The Defense Department could be shelling out nearly $50 billion in the next 50 years for its military bands, a prominent defense analyst says, a figure that could raise eyebrows amid Washington’s new climate of fiscal restraint.
“The nation's military services really are going to spend over $25 billion on music bands in the coming years,” Lexington Institute COO and industry consultant Loren Thompson said.
After adjusting that figure for inflation and other factors, Thompson projects the nominal costs of the bands will approach $50 billion — a price tag he derided as “ridiculous.”
The estimate comes at a time when Washington is grappling with the federal debt. Once considered immune from cuts, the Pentagon is getting a fresh look from lawmakers eager to find savings, and the department is expecting budget reductions in 2012.
Congressional leaders and the White House already slashed the military's 2011 budget request by $18 billion, and President Obama has called for finding another $400 billion in defense cuts over the next 12 years.
Senior House defense appropriators have told The Hill they already have some ideas about areas in the military budget that are ripe for cuts. The band programs could become a target.
The $50 billion tab calculated by Thompson includes travel for band members, salaries and a range of personnel costs.
The sheer number of military bands helps explain the projected total.
The Hill was unable to locate a single listing of all military bands, but the Army alone has more than 100, according to a U.S. Army Bands website.
The nation’s ground service has 35 active-duty bands, 18 Army Reserve bands and over 50 made up of Army National Guard groups, according to the site.
The Air Force has at least 15 bands, 11 regionally organized Air National Guard groups and at least one Air Force Reserve band, according to the Air Force Bands Program website.
Because formal ceremonies are ingrained in military culture, the number of bands has swelled over the years, analysts said.
“The military bands certainly serve a useful function for ceremonies and other important events,” said Todd Harrison, a defense budget analyst at the Center for Strategic and Budgetary Studies.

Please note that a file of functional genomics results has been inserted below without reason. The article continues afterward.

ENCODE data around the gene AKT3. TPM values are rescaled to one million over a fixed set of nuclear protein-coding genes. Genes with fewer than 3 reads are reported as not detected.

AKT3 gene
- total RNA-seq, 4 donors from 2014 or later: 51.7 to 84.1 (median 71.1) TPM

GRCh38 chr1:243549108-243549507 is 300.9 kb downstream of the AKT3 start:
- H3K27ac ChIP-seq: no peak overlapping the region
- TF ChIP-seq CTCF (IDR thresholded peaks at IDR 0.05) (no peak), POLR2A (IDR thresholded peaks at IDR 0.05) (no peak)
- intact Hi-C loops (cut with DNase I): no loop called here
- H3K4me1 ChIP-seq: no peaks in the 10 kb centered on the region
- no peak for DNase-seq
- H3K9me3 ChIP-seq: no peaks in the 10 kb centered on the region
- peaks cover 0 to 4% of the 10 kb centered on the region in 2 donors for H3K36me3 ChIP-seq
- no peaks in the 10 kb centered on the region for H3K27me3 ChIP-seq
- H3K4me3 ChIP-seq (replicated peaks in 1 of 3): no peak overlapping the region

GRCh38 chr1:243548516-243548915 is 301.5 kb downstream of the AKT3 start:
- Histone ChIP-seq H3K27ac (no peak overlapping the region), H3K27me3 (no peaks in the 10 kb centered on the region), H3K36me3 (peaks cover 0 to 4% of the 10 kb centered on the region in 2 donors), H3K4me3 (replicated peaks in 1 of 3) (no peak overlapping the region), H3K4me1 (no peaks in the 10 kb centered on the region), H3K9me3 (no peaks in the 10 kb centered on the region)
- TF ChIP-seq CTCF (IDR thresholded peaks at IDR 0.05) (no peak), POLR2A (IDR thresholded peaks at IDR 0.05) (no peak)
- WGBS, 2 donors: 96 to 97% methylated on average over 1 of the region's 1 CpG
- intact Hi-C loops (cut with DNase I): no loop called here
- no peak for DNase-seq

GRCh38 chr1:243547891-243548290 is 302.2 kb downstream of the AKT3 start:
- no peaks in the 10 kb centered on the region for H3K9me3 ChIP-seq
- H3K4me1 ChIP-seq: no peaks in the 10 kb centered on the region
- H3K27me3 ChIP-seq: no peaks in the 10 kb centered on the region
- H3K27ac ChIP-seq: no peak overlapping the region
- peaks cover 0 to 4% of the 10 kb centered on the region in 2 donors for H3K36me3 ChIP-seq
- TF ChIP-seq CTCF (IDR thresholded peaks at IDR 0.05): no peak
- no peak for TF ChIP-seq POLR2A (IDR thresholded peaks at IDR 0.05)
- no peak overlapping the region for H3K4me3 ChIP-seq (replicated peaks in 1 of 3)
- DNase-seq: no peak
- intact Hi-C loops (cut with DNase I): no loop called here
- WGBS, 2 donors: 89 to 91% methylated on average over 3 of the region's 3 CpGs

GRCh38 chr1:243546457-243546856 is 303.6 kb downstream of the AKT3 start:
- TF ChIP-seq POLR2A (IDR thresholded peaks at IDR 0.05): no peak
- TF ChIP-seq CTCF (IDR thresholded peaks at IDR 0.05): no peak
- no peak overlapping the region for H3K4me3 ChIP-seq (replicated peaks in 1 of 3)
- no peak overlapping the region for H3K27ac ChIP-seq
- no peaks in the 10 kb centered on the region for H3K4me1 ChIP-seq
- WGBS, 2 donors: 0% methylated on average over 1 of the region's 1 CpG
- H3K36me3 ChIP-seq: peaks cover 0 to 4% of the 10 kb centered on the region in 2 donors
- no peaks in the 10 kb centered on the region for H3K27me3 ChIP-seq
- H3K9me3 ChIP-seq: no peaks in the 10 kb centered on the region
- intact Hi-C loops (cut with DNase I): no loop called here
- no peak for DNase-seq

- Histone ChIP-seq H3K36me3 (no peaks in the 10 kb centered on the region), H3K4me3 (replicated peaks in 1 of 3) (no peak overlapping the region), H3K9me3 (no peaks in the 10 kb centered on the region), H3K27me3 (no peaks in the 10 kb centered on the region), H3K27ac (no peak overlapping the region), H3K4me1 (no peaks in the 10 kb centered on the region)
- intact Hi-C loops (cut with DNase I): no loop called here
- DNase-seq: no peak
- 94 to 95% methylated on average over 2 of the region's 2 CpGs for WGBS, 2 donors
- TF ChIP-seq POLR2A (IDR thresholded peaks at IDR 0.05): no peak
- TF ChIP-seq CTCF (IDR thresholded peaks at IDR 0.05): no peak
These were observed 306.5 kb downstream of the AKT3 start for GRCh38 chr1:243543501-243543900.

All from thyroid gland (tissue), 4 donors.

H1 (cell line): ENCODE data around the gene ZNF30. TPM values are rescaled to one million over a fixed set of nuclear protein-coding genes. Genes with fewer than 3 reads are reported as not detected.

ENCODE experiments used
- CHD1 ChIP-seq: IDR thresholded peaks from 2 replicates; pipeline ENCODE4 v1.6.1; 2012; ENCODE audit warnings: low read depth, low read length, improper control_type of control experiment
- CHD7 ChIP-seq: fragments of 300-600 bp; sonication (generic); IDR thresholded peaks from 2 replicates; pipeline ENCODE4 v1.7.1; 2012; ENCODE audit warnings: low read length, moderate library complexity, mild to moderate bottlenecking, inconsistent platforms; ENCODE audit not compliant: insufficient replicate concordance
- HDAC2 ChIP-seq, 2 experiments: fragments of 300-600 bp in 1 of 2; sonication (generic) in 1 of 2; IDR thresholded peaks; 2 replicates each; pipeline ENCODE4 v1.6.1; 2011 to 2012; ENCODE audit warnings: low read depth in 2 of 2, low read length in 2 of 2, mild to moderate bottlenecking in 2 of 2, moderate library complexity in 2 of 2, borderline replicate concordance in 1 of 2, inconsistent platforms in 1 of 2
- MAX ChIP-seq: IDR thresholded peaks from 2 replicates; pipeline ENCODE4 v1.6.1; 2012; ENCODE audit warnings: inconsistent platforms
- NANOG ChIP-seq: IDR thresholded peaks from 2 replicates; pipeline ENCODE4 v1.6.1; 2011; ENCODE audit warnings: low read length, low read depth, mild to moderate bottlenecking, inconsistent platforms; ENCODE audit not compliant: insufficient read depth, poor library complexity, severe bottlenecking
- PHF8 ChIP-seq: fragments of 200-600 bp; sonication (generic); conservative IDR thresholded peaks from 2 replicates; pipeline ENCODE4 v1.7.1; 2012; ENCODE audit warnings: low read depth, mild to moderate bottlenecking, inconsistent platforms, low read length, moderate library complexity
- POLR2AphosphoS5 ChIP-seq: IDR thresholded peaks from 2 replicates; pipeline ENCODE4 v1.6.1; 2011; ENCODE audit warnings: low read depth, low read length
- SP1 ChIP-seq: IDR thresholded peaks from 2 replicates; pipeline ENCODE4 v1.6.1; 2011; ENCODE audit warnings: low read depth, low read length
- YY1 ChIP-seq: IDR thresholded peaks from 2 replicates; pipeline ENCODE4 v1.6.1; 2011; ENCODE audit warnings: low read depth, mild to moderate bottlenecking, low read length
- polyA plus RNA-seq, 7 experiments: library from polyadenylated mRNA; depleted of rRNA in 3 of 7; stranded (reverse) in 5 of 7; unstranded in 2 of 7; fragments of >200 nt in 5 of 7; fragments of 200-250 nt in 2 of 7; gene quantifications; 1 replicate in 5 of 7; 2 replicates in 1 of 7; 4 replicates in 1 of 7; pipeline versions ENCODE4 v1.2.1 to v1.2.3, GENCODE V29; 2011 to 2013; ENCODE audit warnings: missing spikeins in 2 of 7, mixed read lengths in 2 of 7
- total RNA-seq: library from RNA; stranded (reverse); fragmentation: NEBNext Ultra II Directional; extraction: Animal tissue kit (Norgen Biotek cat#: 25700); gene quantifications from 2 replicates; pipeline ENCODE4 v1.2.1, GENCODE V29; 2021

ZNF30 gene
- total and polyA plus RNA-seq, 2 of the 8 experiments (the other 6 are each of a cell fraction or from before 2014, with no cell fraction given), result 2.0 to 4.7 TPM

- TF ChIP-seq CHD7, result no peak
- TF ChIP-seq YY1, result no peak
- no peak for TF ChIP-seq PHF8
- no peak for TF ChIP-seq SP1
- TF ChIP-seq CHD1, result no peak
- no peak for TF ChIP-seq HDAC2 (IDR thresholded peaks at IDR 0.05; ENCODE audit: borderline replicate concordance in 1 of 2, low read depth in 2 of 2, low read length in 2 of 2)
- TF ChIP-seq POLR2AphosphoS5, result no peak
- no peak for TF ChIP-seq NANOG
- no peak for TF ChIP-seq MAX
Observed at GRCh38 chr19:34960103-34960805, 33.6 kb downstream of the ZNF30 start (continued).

“Your performances might include parades down Main Street USA or the Avenue des Champs Elysees in Paris; military ceremonies aboard carriers at sea; public shows and concerts; and live radio and television broadcasts,” according to the Navy Music Program’s website.
Defense Secretary Robert Gates has often used a line in budget speeches noting, “We have more people in military bands than they have in the Foreign Service.”
Gates has said he borrowed the quotation from former Secretary of State Condoleezza Rice.
With that many bands, overall costs can swell quickly, analysts said.
Thompson’s figures were generated from a 2010 Washington Post article that calculated the military spends $550 million annually on all its bands.
“Multiply that number by 50 years and then add in a modest inflation factor — say, 2.5 percent per year, compounded — and half a century later you're talking real money, as the late Sen. Everett Dirksen [R-Ill.] might have put it,” Thompson wrote on the think tank’s website.
“If you add inflation and indirect costs like retirement benefits, the ‘then-year’ cost of military bands is more like $50 billion,” Thompson wrote.
A Pentagon spokeswoman said the $25 billion figure is a "good ballpark estimate" for how much the bands might cost over the next 54 years, with adjustment for inflation. She said the total cost for the bands without inflation would be around $17 billion.
The spokeswoman said the Pentagon would spend around $320 million in 2011 for band-related bills.
A $500 million annual military-bands budget “does seem rather high,” Harrison said. “I’m sure the department would be just fine with a lower budget for music.”
The comment from Gates, who last year spearheaded an effort that trimmed over $100 billion from within the Pentagon budget, led some DOD observers to question whether he would eliminate some of the groups. Ultimately, that did not happen.
While trimming the military’s music tab might be an attractive target for Pentagon bean counters, Harrison said there is no shortage of targets within a nearly $700 billion yearly budget, a figure that includes war spending.
“There are literally thousands of items in the budget smaller than this that could be trimmed a bit to reduce costs without losing anything in terms of military capabilities,” Harrison said. “The challenge is finding them all and then making the cuts stick.”
Thompson said he decided to construct the post around the “cumulative cost for military bands between now and the year 2065” to combat criticism about the alleged life-cycle cost of the F-35 fighter fleet.
Over the same 53-year span, some allege the total cost of Lockheed Martin’s F-35 fleet will top $1 trillion.
Thompson, a proponent of the F-35, said critics of the program fail to note the impacts of inflation.
“In the 1970s you could buy a new Mustang convertible for less than $5,000,” Thompson wrote. “Half a century is a very long time in economic terms.”
Gordon Adams, who oversaw defense spending for the Clinton administration, said projecting military costs 50 years into the future — either for fighter jets or bands — is "voodoo economics."
The number of military music groups is not likely to be pared, Adams said, "because people like all the pomp and circumstance."